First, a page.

Ontario's realtors say the province should ban so-called "bully" offers that they say give some home buyers an unfair advantage.
Ontario Real Estate Association President Karen Cox says the government should use its current review of the act that governs realtors in the province to bar the practice.
So-called "bully" offers are submitted by a buyer ahead of a seller's established offer date, a move usually made to avoid competing with other buyers and pressure the seller into accepting the bid.
Cox says banning the practice will ensure all interested buyers are able to make a fair offer on a home and allow sellers to carefully consider all bids.
The recommendation is one of 28 submitted by the association – which represents 78,000 brokers and salespeople – to the government as it reviews the Real Estate and Business Brokers Act.
Last fall, realtors asked the province to review the act – which was put in place in 2002 – saying the legislation needed to be updated to allow for more transparency for buyers and sellers.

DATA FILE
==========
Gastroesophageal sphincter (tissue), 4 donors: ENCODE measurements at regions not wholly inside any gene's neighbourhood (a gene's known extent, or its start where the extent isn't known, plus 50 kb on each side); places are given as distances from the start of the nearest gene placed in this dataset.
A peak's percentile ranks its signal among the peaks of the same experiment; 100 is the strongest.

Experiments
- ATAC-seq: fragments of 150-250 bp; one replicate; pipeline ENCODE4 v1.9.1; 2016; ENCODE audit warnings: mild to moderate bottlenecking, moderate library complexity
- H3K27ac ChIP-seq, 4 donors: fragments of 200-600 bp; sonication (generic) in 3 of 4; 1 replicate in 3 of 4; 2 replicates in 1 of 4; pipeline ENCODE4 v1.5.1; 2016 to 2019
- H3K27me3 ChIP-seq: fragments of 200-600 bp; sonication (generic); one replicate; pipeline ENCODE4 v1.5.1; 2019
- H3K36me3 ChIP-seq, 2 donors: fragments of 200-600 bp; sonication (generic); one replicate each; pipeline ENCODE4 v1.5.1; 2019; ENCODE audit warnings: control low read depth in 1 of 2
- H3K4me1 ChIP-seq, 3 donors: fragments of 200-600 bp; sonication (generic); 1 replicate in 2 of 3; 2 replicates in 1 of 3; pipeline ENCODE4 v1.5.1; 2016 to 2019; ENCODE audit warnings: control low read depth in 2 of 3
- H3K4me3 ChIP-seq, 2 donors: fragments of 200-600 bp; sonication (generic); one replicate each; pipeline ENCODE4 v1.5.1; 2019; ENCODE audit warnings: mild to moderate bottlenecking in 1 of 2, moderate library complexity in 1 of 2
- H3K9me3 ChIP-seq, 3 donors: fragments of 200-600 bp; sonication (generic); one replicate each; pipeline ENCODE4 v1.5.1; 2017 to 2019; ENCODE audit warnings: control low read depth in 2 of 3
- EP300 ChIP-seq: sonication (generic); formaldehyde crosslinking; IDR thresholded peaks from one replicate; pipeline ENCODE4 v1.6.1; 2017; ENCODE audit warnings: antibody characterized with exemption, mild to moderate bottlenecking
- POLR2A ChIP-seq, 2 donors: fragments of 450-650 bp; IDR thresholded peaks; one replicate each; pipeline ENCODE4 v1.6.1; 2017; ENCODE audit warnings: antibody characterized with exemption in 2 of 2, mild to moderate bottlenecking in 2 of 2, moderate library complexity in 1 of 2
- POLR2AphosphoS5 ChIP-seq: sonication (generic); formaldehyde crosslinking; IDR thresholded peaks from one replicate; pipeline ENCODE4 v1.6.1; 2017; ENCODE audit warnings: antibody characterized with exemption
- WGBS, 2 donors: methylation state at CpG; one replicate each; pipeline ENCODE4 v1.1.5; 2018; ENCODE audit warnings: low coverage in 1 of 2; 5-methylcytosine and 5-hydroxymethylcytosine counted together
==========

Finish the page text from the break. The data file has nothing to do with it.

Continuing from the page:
Cox says eager buyers have been using bully offers to crowd out other buyers in the market and that should change.
"It creates an unfairness in the home-buying process," she said. "It doesn't give all buyers a fair shot to make an offer and a seller a chance to consider all the offers."
The association is also asking the government to ban escalation clauses in offers, which are aimed at defeating any competing bid by automatically increasing a purchase price over the next highest offer.
The practice opens the door for sellers to fill in an offer that may not reflect the next highest bid and can expose the seller to litigation, the association says.
"This makes it a very uneven playing field," Cox says.
Realtors are also asking the government for education programs that require more in-class training to help raise professional standards.
"It would allow for more specialization so you can be recognized as an expert in that area," Cox said, adding that the sale of condominiums, industrial and rural, or waterfront properties all require different expertise.
The recommendations also ask the government to give the body that regulates realtors – the Real Estate Council of Ontario – greater powers to proactively investigate agents who break industry rules.
"Our regulator should have the authority to investigate and kick out of our profession the worst offenders, the people who are unethical," Cox said.